This is the third part of my new novel which will be available in December.
Gerard and Claude-Yusuf raced into the room and headed straight for the cousins.
‘Shall we take you around Jerusalem?’ Claude-Yusuf asked. ‘We are most excellent guides.’
‘Claude-Yusuf knows everywhere and everything,’ Gerard said with pride.
‘That sounds a splendid idea,’ Simon said.
At that moment Agnes walked in from the courtyard.
‘But only if your parents agree,’ John said hurriedly so that she could hear.
‘Agree to what?’ Agnes asked.
The two boys ran to her, each grabbing a hand and looking up at her with pleading eyes.
‘The English have asked us to take them round the city,’ Gerard said. ‘We will be their guides.’
‘They have asked you?’ she said, feigning surprise. Her eyes went to the young men.
‘In a manner of speaking,’ said John. He felt his face redden.
Agnes glanced away. ‘If you promise not to be a nuisance to the gentlemen,’ she said.
The two boys wriggled with excitement. ‘We will, we will.’
‘I’m sure you will.’
She smiled at the men. ‘Are you certain about this?’
‘We don’t know the city,’ Simon answered. ‘We need experienced guides.’
‘I must see the church first,’ said John. ‘That is essential.’
Ten minutes later Gerard and Claude-Yusuf dragged the cousins out of the inn and led them through a narrow alley way. They were soon in the middle of a warren of streets and alleys. They moved fast, darting up and down, turning corner after corner until the two adults lost any sense of direction.
After a few minutes they walked through an arch into an open space.
In the centre of the space was a vast church.
The Ferriers gasped. They had never in their lives seen such a building. It dwarfed anything they had seen or could have imagined.
‘I’ve never seen a tree as tall as this,’ Simon said.
‘I think it’s even bigger than Nottingham castle,’ said John.
Simon’s gaze went from one end of the church to the other.
‘I tell you what, I think the whole of the Goose Fair could be lost inside it and the city church as well.’
John nodded, awestruck.
The Church of the Sepulchre was made of glistening stone. Its roof was covered with silver and two large domes with golden crosses appeared to float above the roof.
As John gazed upon it he felt as if he were being dislodged from his firm footing upon the ground, almost as if he dangled half-way between earth and sky.
He brought his eyes back to the ground, seeking for some sense of normality.
They were standing on the edge of the cobbled area in front of the church. It was thronged with people and the tumult of their noise was overwhelming.
Some looked similar to the people they had seen when they entered the city. Most looked like pilgrims from the west, travel-worn, filthy, staring at the glory of the church.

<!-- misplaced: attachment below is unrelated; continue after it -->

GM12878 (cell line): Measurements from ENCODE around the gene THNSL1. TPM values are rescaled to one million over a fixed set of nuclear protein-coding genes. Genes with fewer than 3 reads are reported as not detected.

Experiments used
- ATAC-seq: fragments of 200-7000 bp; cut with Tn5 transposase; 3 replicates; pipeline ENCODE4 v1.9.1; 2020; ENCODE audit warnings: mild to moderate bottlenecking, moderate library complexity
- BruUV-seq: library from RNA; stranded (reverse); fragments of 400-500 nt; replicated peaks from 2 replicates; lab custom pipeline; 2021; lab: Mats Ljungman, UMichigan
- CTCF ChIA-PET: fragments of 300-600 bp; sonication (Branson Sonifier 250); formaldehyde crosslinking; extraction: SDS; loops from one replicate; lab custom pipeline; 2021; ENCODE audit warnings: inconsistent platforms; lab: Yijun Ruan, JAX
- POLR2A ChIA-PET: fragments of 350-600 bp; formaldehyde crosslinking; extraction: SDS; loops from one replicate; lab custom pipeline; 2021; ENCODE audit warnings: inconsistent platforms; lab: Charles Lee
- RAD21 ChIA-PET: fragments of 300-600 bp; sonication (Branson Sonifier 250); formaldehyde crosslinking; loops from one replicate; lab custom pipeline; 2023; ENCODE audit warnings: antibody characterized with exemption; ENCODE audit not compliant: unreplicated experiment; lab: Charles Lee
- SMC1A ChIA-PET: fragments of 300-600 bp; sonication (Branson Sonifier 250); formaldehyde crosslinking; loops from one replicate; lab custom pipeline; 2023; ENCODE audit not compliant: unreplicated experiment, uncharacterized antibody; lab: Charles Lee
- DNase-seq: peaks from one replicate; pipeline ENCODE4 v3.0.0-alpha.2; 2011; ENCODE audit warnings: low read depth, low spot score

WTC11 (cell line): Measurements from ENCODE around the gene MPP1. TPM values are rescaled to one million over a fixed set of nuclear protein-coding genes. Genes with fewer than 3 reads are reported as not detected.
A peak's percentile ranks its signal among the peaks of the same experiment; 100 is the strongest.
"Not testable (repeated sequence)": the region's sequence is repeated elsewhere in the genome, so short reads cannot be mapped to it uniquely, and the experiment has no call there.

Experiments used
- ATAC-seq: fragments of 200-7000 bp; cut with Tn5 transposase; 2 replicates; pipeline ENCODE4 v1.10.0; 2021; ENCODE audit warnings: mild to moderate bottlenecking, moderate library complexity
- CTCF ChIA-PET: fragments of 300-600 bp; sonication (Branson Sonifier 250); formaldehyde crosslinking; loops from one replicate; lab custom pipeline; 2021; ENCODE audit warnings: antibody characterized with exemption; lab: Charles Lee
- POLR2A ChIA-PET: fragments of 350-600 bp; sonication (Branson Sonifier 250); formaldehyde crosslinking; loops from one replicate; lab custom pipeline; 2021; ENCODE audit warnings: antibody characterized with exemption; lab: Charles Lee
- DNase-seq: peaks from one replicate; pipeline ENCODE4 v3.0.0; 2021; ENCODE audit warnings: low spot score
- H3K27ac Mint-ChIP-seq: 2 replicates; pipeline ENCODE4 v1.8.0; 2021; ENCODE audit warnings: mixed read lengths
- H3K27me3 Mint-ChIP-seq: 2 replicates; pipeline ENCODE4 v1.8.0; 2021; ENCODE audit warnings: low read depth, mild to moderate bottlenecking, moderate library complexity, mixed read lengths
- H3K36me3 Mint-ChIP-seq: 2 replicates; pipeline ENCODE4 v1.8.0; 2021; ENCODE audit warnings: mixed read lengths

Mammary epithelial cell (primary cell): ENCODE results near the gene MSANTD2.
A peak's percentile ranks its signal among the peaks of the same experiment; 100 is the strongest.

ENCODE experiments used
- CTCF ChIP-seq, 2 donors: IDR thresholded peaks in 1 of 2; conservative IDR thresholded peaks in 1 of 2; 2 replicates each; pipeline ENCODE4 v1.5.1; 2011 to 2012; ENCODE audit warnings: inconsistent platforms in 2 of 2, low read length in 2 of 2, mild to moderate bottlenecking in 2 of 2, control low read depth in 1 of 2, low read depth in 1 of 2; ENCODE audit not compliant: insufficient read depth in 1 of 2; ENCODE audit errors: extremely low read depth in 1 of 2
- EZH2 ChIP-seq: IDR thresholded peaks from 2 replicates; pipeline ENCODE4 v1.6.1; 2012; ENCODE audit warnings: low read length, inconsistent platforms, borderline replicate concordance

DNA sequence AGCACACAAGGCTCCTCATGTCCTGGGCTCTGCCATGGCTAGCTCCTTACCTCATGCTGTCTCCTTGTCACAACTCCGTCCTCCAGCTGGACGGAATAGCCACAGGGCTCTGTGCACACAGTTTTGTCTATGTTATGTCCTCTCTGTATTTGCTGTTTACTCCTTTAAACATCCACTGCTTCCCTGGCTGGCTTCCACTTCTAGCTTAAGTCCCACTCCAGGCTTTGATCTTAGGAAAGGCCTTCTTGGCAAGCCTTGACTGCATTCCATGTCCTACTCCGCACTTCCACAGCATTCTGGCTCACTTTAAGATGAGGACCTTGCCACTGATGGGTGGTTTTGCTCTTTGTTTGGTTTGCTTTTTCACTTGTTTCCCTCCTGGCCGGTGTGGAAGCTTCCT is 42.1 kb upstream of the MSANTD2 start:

‘Well,’ said John, swallowing hard. ‘You’ve brought us here. Shall we go inside?’
He took Gerard and Claude-Yusuf’s hands and stepped through the porch into the church.
John was staggered by what he saw. Every wall was hung with tapestries. Gold figurines crammed every surface and the ceiling appeared studded with precious stones. The clear light of day flooded the interior; it was as if he had stepped into the Heaven of his imagination.
His eyes followed the long nave and rested on a huge alter-piece. His heart lurched at the sight of it. He wiped his eyes, took a breath and started down the nave towards it.
The alter showed scenes from the life of Christ: his birth, childhood, ministry and sacrifice, carved from fine-grained dark wood. John stared at the many faces of Christ in the screen. He was overcome, believing this to be the very image of his saviour.
Beside the alter piece was a large plinth made of fine marble. It was covered in flowers and small dishes of smouldering incense. In the centre of it was a rectangular slit which had, by some miracle of craft, been incised deep into the marble.
‘What’s this?’ Simon asked.
‘It’s where the True Cross usually rests,’ Claude-Yusuf said. ‘But King Guy took it with him in order to beat the Saracens.’
Simon smiled. John recalled Bernard’s words about this and wondered at them.
‘Let’s go this way,’ Claude-Yusuf said, tugging at John’s hand. ‘This is where dead people were buried.’
‘Is the tomb there?’ John asked. ‘Where Our Lord’s body rested before he rose again?’
‘There are bones there,’ Gerard said. ‘Lots of them.’
‘Show me where Our Saviour was crucified first,’ John said.
The boys looked blank. They had no idea that such a place existed in the city.
An old pilgrim had been listening to their talk from where he rested on a bench. He reached out for John’s hand.
‘The place you seek can be found in a chapel above us,’ he said. ‘Climb the stairs by the entrance to the church and you will arrive there.’
John thanked the pilgrim and turned to Simon.
‘I pray you cousin, will you take the children away for a while? I need to see Calvary on my own and quietly.’
‘Of course,’ Simon answered. ‘I understand.’
Simon bent down to the boys. ‘I’d love to see where people were buried.’ He said. ‘And their bones.’ He had hardly straightened before he was whisked away.
John returned to the entrance and climbed up the stairs which led to the place of the crucifixion. With each step his heart felt more deadened, his burden of guilt more heavy.
At the top of the stairs he paused, his hand upon the door.
Dare I go in? Am I so reviled, so lost that I cannot sully this holy place?
He closed his eyes and tried to calm his heart. He took a deep breath and stepped into the chapel.
- Part 2 of my Kingdom of Jerusalem novel #SampleSunday #Histnov (martinlakewriting.wordpress.com)
- The Common Knights of Jerusalem #SampleSunday #histnov (martinlakewriting.wordpress.com)
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